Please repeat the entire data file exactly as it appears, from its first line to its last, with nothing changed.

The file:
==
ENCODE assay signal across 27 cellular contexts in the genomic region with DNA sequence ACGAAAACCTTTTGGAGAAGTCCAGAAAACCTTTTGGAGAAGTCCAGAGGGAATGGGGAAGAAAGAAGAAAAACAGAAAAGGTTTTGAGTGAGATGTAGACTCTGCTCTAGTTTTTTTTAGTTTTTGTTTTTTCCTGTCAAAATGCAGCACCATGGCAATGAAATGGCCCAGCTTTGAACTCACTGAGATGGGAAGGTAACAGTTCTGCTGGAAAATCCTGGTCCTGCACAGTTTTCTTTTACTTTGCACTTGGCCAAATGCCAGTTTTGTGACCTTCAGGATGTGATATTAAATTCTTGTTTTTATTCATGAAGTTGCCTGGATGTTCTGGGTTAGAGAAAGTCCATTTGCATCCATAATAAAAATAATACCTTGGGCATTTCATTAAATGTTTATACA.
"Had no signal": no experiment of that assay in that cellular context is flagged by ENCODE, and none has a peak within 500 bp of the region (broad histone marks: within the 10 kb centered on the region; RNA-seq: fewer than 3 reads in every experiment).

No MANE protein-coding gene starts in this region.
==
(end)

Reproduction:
ENCODE assay signal across 27 cellular contexts in the genomic region with DNA sequence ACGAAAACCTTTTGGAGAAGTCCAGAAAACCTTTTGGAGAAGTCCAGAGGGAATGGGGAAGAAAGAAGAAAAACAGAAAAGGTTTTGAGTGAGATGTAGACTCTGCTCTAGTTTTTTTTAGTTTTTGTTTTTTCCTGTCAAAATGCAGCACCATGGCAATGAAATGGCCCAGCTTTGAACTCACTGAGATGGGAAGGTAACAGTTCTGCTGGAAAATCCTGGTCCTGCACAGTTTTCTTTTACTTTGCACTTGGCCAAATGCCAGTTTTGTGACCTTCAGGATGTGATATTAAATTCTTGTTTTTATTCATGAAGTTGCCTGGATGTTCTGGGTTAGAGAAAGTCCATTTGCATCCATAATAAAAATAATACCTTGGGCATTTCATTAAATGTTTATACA.
"Had no signal": no experiment of that assay in that cellular context is flagged by ENCODE, and none has a peak within 500 bp of the region (broad histone marks: within the 10 kb centered on the region; RNA-seq: fewer than 3 reads in every experiment).

No MANE protein-coding gene starts in this region.